From the Archives, 1966: Crowds block firefighters from Collingwood blaze

From the Archives, 1966: Crowds block firefighters from Collingwood blaze

First published in The Age on May 7, 1966

Crowds block firemen at $1m blaze

Fireman battled against collapsing walls, high winds and huge crowds in a three-hour fight to contain a blazing five-story building in Smith Street, Collingwood, last night.

Damage, including the loss of the 88-year-old building was estimated at $1 million.

Firefighters try to control the blaze.Credit:The Age Archives

Scores of police had to evacuate shops and a nearby hotel and keep back the crowds.

Showers of sparks carried by the strong wind gusts set fire to five small houses in Little Smith Street.

One of the houses was badly damaged and four others were slightly damaged.

Scores of people trying to save personal belongings, trunks and random pieces of furniture tangled with the sightseers.

In the midst of the turmoil several small children became seperated from fleeing families and confronted police with one more problem.

Fire engulfs the Smith Street building.Credit:The Age Archives

Police blocked off two blocks of Smith

Street to all traffic and streets around the area became hopelessly blocked by sightseers, evacuees and drivers trying to find alternative routes.

A fireman, Ken Johnson, 36, who climbed a 120 ft. extension ladder even though he had sprained his left ankle, was later admitted to St. Vincent’s Hospital.

Thirty-five minutes after the fire started at 5.30 p.m., firemen and spectators were forced to run for their lives as the rear wall collapsed.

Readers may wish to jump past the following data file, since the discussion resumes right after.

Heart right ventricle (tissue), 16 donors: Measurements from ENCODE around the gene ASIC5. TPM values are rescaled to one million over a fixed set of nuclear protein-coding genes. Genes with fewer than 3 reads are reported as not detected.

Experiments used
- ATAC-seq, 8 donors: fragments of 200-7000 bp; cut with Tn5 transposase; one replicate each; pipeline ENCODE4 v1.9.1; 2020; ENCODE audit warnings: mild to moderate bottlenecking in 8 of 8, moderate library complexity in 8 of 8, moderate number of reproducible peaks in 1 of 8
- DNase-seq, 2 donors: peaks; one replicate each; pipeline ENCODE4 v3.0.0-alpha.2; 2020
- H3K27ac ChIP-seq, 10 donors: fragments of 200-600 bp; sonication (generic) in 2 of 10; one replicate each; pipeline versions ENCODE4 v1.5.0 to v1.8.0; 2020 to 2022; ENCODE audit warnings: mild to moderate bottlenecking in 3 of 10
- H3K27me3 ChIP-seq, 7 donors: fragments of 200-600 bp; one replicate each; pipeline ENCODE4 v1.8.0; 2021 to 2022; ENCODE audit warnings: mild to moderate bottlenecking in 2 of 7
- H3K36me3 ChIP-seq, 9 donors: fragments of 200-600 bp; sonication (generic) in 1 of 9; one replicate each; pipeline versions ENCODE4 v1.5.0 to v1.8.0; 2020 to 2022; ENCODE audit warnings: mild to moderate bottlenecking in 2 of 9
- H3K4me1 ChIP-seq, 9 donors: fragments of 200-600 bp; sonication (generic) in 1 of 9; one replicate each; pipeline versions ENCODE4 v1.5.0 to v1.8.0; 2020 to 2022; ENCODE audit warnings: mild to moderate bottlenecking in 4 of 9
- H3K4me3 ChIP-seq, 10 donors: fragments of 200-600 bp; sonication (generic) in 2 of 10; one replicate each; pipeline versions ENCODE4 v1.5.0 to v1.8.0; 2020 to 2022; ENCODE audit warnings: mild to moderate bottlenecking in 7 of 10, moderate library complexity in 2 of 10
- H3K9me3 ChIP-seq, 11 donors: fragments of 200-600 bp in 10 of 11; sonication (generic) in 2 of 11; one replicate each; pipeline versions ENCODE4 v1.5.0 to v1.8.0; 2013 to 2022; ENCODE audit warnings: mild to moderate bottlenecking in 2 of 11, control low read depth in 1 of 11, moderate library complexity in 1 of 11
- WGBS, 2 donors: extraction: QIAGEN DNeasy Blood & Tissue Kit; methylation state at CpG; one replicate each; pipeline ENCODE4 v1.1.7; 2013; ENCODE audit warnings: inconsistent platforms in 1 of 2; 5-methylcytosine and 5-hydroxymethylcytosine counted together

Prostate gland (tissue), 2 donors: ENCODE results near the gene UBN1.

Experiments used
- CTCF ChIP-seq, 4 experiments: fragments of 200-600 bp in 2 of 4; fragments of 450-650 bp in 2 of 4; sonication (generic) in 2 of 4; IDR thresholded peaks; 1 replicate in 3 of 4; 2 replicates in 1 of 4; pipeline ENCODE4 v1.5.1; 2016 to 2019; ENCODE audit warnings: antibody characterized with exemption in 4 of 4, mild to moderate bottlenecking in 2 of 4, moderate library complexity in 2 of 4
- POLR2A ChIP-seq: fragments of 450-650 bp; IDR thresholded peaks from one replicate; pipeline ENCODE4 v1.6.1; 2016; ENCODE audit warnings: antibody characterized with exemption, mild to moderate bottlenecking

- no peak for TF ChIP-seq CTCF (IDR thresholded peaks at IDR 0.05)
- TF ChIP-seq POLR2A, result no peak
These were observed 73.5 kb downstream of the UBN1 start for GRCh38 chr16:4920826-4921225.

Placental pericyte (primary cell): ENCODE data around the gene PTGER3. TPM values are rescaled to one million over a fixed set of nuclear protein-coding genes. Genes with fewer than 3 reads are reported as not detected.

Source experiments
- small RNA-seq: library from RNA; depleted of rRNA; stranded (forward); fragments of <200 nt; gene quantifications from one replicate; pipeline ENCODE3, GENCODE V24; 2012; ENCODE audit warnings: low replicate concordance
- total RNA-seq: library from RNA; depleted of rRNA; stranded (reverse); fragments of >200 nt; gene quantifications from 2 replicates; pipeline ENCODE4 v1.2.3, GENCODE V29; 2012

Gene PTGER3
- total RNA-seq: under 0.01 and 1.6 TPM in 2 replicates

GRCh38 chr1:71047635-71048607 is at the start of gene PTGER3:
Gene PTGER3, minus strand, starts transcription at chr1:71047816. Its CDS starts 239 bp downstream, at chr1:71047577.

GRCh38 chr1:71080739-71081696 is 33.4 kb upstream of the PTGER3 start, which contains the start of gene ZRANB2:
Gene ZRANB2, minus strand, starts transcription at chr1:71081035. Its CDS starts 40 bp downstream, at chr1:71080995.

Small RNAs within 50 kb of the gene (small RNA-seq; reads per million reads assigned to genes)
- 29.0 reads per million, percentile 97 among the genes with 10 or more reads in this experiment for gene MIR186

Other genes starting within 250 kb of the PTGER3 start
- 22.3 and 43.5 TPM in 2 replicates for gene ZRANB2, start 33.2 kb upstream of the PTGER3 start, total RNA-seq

Five minutes later the side wall collapsed in a sheet of flame and a large crack appeared in the façade.

In an effort to get spectators to move back police warned that if the front wall collapsed it would bring down tram and power lines.

“We cannot guarantee that all the lines are dead,” they shouted through loudspeakers.

The warning helped to force back the crowds.

The fire was first noticed at 5.30 p.m. by Mr Emannuell Ebjer, 55, carpenter, of Gore Street who gave the alarm.

Within minutes large stores of wool and nylon goods were blazing.

Ten minutes after the alarm 20 units and 50 firemen were fighting the blaze under Chief Fire Officer Jack Peterson.

The fire crews were backed by 25 policemen and an ambulance unit waited in Webb Street.

The fire quickly spread to the lower floors and strong gusts of wind swept showers of sparks over scores of small terrace houses in Little Smith and Gore Streets.

For the next two hours the scene was chaotic.

Fire units had to force their way through heavy traffic as hundreds of sightseers crowded across the roadway blocking the vehicles.

Strong winds hampered the brigade from putting up a 120 foot apparatus for about 20 minutes.

But another team managed to move a smaller 80-foot unit into place to stop the fire from spreading to the top floor of other buildings in the street.

The front wall held, but twice firemen had to be ordered back for fear it would collapse.

The huge volume of water used to combat the fire also caused severe damage to nearby buildings.

Insurance assessors and company officials last night were still trying to fix an exact cost of damage.

The police arson squad was also called in to investigate the cause of the fire.

The street barricades – from Gertrude to Webb streets – remained up overnight, and tram services are not expected to return to normal until late today.

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